Update: June 28, 2015, 3:07 p.m.
Tom Green and River Center Comedy club announced today that his show has been rescheduled until September.
The original post continues below.
Since breaking out in the U.S. in the late 90s with MTV’s The Tom Green Show
, which lasted three seasons and featured the titular host perform a series of controversial pranks, Canadian man-child Tom Green, 43, has experimented with a number of talk show formats over the years and has also found his way back to his stand-up roots.
Aside from performing around the world, Green is busy producing his own internet TV talk show series Webovision
and hosting a weekly podcast on TomGreen.com
. Green will make his stand-up debut in San Antonio at the River Center Comedy Club on June 29.
He talked with the San Antonio Current
last week about his return to the stage, what fans can expect from his stand-up show, and explains what a movie like Freddy Got Fingered was intended to do for the comedy genre.
Do you remember the last time you were in San Antonio?
It’s been a few years. I’ve never done stand-up in San Antonio, so that’s exciting for me. I was in San Antonio a few years ago when I was working with The Tonight Show
and we did some filming there. I really like San Antonio a lot. I love the River Walk. I remember we stayed at one of those beautiful, old hotels that’s supposedly haunted. I can’t wait to get back to Texas and perform.
You returned to stand-up in 2010 after being away from it for a while to pursue other things, but it’s where you started your career back in the 80s as a teenager. What was it about getting back on the stage five years ago that attracted you the most?
Well, I started doing an internet TV show a few years back and it generated such a huge following. People started asking me to come to their city. It occurred to me that it would be a great time to do stand-up again. It’s something I was always meaning to get back to. As you get older, you start to get more opinionated about things. Stand-up is definitely a great forum for opinions. I’m excited to be doing it again. It’s been amazing. I started touring again about six years ago and have just been on the road traveling and having fun with people all around the world.
You’ve been performing for live audiences in some manner your entire career. Has that made the transition back to stand-up easier? Do you find it similar in any way to what you did before?
You know, I didn’t realize it was going to be as smooth of a transition as it was. I have such great fans that have fond memories of my old show on MTV and some of my films like Road Trip
and Freddy Got Fingered
. I’ve spent a lot of my time focusing on writing and coming up with new ideas for my stand-up. It’s been great.
Over these last five years, do you feel like you’ve found your voice as a stand-up comedian? A lot of stand-ups I’ve interviewed in the past tell me it might take 20 years before they know what kind of comedian they are on stage.
Well, I consider that I’ve been doing comedy for 25 years already, so I think I’ve found my point of view a long time ago as a writer. I started doing stand-up when I was 15 years old and stopped for a while to do TV and write movies. I’ve basically been developing my comedy my whole life. There’s no question I have a very strong point of view. People can expect to see a very polished, hilarious, incredible show. People are literally going to come out laughing harder than they’ve ever laughed in their entire lives. We’re going to have a blast.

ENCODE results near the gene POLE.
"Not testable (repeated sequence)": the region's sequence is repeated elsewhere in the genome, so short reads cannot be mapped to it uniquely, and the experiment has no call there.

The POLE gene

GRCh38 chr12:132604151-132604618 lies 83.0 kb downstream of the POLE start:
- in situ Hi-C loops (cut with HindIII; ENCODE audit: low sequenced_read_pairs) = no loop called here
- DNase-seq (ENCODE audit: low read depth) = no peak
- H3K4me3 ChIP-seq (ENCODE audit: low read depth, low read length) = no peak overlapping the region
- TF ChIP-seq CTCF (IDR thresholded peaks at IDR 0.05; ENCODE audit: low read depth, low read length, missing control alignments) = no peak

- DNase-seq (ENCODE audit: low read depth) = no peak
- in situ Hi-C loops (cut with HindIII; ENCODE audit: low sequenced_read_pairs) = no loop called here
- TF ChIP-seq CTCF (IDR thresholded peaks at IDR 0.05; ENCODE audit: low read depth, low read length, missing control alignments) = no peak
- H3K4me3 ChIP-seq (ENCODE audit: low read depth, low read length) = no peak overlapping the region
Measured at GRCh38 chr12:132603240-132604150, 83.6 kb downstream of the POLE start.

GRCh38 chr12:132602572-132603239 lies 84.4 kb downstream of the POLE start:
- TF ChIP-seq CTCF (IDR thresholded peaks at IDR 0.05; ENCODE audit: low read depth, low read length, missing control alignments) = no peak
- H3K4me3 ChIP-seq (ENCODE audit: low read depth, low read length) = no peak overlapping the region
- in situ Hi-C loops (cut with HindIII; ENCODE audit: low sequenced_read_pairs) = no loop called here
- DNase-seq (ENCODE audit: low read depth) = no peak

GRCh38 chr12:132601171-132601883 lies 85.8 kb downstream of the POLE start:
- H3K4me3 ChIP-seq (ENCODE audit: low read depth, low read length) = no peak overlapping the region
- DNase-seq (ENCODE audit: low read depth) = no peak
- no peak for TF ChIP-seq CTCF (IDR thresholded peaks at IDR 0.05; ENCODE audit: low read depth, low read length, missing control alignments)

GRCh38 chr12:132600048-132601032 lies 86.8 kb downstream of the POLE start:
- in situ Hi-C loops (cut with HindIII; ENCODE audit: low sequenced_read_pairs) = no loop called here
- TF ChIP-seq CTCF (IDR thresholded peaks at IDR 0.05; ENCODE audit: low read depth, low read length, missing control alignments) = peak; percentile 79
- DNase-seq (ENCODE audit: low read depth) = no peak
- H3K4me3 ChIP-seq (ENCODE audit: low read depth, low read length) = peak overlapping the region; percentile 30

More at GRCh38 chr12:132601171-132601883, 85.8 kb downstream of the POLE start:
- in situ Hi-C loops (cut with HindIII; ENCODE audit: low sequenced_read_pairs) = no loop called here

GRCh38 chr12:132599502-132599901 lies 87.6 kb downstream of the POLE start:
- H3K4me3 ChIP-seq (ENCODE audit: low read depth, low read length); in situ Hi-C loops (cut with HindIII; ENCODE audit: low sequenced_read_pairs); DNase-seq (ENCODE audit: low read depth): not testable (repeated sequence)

I really enjoyed what you did on Tom Green Live on AXS TV. Were you disappointed the show wasn’t renewed for a fourth season?
You know, it was really exciting to work with AXS TV. I’m still working with them, actually. We’re developing other projects. It’s a great network that has gotten behind me and supported me. We have a new idea we’re working on. I still have a great relationship with them.
What’s Mark Cuban like as a boss?
He’s a great boss. He’s been really supportive of me. He’s a great guy. I love Mark Cuban. He’s the coolest.
I have a friend who is convinced that Freddy Got Fingered was you doing a performance art piece. How close is that to being true?
Call it what you want, but it was obviously an out-of-the-box performance. It definitely has a cult following now. It really took off and found a huge audience. I always try to do things that are different and unconventional. On my Webovision show I’m trying to reinvent the way television is made. Freddy Got Fingered was definitely meant to sort of destroying the conventional way of making the modern Hollywood comedy. I love the term “performance art.” That’s what it is, right?
Do you consider your new internet TV show unconventional?
Yeah, I think it’s ahead of the curve. It’s a lot more complicated to do an online television show than it is to do a podcast. I have a podcast, too, actually. The online show is not in the mainstream yet, but it’s something I want people to check out now before everyone starts doing this sort of thing.
Speaking of being ahead of the curve, you started TomGreen.com back in 1996, which was fairly early for a celebrity to be promoting themselves on the internet. Do you feel like you were a groundbreaker in that aspect? Is it something you still embrace now that everyone is online and there are so many platforms?
I think it’s a very exciting time. We’re in a world where people can go directly to their fans. As a stand-up comedian now, it’s really beneficial to me to be able to engage with my audience online. Basically I’m building my own internet television network. Now is the time to embrace it.
$20.00, 7pm June 29, Rivercenter Comedy Club, 849 E Commerce, (210) 229-1420, rivercentercomedyclub.com.